Change happens in our society because people are willing to challenge the accepted wisdom of the day. The kind of protest that causes change can be uncomfortable for the affected government and we have seen recent protests of this kind in places like Taiwan and China, and are not uncommon in other countries including our own. Think of the Tamil Tiger protests in downtown Toronto.
We don’t have to agree with the people protesting, but we do need to open our minds to the possibility they have a point … that is how change happens.
It is difficult for people today to picture our society as repressive, but it was not that long ago that Martin Luther King and his followers were fighting for their rights. Martin Luther King was a leader who exemplifies the kind of protests that have helped to shape a society that is so much more tolerant today … but still has a little way to go. Take a minute to think about our world here in North America, we owe a lot to people like Martin Luther King Jr.
Martin Luther King Jr. Day is a holiday celebrated in the United States marking the birthday (January 15th) of Reverend Martin Luther King Jr. and is observed each year on the third Monday of January.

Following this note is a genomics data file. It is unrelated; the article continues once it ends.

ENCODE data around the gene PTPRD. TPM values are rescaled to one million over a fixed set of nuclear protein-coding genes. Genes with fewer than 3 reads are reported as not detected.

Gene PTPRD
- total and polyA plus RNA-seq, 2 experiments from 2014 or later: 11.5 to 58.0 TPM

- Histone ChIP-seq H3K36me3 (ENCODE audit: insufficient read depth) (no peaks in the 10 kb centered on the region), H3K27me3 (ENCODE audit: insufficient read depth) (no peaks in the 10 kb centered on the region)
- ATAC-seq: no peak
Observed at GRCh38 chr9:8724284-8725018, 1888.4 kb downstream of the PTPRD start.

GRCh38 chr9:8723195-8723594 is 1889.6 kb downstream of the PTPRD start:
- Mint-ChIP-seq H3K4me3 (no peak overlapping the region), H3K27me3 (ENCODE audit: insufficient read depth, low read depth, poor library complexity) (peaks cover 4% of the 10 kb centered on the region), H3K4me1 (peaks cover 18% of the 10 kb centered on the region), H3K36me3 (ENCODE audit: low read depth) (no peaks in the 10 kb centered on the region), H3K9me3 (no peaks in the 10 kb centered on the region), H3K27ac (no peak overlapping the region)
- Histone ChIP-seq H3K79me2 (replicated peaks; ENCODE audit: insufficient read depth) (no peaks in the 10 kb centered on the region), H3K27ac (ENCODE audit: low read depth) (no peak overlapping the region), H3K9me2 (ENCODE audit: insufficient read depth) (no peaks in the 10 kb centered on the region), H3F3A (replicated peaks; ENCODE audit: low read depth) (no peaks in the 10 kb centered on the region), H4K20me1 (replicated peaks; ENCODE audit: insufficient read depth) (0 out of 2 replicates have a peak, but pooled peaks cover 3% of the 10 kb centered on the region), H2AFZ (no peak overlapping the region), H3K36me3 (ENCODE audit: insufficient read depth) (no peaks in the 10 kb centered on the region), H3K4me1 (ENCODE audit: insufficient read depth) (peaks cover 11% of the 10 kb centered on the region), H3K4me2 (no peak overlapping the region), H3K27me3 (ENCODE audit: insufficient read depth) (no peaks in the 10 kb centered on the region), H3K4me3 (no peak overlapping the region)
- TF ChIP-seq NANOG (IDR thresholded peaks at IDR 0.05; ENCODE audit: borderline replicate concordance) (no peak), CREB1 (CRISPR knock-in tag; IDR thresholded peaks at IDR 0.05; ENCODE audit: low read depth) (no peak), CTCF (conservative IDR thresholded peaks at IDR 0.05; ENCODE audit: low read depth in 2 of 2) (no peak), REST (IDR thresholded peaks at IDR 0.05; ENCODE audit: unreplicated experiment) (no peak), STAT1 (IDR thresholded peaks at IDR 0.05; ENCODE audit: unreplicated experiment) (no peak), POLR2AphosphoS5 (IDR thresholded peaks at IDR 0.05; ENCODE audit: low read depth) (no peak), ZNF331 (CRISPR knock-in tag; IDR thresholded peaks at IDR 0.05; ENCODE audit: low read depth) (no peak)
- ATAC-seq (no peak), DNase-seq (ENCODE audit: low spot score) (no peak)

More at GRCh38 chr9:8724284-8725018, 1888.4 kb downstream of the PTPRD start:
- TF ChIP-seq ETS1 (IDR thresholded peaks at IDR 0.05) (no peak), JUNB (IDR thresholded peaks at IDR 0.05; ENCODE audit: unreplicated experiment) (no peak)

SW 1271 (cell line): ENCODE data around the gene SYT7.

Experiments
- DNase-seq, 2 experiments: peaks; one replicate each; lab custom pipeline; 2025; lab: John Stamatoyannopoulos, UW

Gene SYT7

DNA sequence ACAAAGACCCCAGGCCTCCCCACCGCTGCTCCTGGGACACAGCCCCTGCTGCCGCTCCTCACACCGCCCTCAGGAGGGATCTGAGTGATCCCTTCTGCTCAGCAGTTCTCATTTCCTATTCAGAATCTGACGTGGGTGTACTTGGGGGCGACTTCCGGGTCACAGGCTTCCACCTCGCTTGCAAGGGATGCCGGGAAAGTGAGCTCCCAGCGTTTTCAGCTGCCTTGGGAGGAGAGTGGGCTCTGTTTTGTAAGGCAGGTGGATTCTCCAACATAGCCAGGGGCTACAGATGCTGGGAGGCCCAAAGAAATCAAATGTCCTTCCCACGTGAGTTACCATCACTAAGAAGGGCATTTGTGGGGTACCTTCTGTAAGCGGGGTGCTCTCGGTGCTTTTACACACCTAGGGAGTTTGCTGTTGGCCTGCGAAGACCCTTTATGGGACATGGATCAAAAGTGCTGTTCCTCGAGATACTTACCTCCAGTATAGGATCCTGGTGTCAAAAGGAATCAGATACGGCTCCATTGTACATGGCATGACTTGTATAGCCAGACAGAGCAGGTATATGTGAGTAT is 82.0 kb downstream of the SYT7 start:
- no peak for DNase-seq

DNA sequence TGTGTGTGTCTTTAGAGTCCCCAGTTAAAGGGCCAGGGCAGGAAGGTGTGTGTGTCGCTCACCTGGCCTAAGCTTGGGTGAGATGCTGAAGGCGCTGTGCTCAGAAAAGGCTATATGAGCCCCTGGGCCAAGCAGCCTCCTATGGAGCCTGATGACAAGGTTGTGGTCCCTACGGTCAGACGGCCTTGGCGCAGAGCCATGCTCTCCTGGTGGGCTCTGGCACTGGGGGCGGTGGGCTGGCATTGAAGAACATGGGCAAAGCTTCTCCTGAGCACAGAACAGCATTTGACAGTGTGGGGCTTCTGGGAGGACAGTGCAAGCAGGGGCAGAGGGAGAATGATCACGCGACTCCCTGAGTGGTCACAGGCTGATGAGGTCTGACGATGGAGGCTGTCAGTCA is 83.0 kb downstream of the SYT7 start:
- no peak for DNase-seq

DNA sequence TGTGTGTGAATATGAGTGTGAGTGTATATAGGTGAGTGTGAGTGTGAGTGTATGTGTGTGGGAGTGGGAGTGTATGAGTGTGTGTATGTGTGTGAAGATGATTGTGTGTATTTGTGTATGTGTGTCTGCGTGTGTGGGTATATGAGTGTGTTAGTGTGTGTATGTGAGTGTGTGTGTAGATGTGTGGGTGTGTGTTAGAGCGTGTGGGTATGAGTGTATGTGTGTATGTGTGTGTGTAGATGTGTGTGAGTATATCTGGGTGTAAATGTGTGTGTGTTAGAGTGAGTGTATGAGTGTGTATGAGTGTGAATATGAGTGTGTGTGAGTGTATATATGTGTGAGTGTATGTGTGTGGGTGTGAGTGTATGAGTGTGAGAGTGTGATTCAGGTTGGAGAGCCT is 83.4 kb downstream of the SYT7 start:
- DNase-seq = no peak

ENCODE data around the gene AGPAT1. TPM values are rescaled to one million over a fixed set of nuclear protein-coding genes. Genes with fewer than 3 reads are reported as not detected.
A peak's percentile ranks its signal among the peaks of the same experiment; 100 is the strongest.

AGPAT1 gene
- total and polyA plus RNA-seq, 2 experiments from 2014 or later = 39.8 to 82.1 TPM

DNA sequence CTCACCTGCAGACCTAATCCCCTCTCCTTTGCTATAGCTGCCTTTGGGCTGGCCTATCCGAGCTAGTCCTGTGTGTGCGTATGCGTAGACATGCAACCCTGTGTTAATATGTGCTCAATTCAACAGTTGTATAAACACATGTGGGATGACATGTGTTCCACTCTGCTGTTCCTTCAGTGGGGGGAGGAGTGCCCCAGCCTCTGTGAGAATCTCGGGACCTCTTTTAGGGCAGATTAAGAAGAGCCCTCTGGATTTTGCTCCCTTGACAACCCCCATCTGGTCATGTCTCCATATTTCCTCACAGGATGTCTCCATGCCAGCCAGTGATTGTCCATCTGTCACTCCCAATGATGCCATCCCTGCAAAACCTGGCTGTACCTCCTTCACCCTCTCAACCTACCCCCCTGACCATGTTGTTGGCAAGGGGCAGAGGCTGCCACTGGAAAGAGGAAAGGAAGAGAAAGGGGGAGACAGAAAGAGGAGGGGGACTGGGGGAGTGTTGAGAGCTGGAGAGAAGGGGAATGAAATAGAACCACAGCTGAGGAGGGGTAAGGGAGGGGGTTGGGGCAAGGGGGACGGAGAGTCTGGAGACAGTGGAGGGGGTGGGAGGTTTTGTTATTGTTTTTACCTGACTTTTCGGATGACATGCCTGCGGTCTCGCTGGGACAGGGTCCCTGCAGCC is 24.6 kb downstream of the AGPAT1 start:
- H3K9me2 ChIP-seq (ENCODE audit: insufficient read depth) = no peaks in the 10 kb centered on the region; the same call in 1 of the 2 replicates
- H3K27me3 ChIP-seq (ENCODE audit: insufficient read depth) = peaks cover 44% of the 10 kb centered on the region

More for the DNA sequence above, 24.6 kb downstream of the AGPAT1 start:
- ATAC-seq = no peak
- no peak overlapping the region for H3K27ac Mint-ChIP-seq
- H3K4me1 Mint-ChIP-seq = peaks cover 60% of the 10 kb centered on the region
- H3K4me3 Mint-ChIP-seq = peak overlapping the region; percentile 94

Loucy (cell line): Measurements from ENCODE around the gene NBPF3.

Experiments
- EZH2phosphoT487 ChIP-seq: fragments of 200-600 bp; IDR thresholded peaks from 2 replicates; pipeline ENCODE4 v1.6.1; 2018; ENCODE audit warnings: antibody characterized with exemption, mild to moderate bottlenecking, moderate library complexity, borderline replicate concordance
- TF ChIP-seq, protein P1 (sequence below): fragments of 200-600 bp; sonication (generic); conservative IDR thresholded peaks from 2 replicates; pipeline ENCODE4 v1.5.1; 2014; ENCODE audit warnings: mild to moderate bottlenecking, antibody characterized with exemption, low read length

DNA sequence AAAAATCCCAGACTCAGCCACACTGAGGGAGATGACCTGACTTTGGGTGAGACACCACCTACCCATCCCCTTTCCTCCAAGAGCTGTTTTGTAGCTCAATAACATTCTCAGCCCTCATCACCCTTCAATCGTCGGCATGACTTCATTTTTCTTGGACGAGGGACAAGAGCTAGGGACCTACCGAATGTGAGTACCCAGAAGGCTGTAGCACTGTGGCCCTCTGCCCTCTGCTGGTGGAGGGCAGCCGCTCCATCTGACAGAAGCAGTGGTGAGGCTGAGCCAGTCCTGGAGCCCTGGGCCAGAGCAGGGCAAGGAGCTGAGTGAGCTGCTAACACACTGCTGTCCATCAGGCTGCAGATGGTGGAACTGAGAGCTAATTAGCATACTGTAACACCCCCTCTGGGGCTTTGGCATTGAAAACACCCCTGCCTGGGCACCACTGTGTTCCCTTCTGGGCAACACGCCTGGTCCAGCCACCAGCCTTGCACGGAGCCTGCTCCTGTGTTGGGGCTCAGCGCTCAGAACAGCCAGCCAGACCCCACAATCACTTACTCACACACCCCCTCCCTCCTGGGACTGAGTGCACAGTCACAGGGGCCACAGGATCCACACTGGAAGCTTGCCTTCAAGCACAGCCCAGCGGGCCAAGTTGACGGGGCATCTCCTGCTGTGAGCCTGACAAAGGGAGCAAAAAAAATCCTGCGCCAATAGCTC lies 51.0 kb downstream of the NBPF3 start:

In the eleven-year period between 1957 and 1968, King traveled over six million miles and spoke over twenty-five hundred times, appearing wherever there was injustice, protest, and action; and meanwhile he wrote five books as well as numerous articles. In these years, he led a massive protest in Birmingham, Alabama, that caught the attention of the entire world, providing what he called a coalition of conscience. and inspiring his “Letter from a Birmingham Jail”, a manifesto of the Negro revolution; he planned the drives in Alabama for the registration of Negroes as voters; he directed the peaceful march on Washington, D.C., of 250,000 people to whom he delivered his address, “l Have a Dream”, he conferred with President John F. Kennedy and campaigned for President Lyndon B. Johnson; he was arrested upwards of twenty times and assaulted at least four times; he was awarded five honorary degrees; was named Man of the Year by Time magazine in 1963; and became not only the symbolic leader of American blacks but also a world figure.
At the age of thirty-five, Martin Luther King, Jr., was the youngest man to have received the Nobel Peace Prize. When notified of his selection, he announced that he would turn over the prize money of $54,123 to the furtherance of the civil rights movement.
On the evening of April 4, 1968, while standing on the balcony of his motel room in Memphis, Tennessee, where he was to lead a protest march in sympathy with striking garbage workers of that city, he was assassinated.
The campaign for a federal holiday in King’s honour began shortly after his assassination. Ronald Reagan signed the holiday into law in 1983 and was observed for the first time in 1986. It was officially observed in all fifty states for the first time in 2006.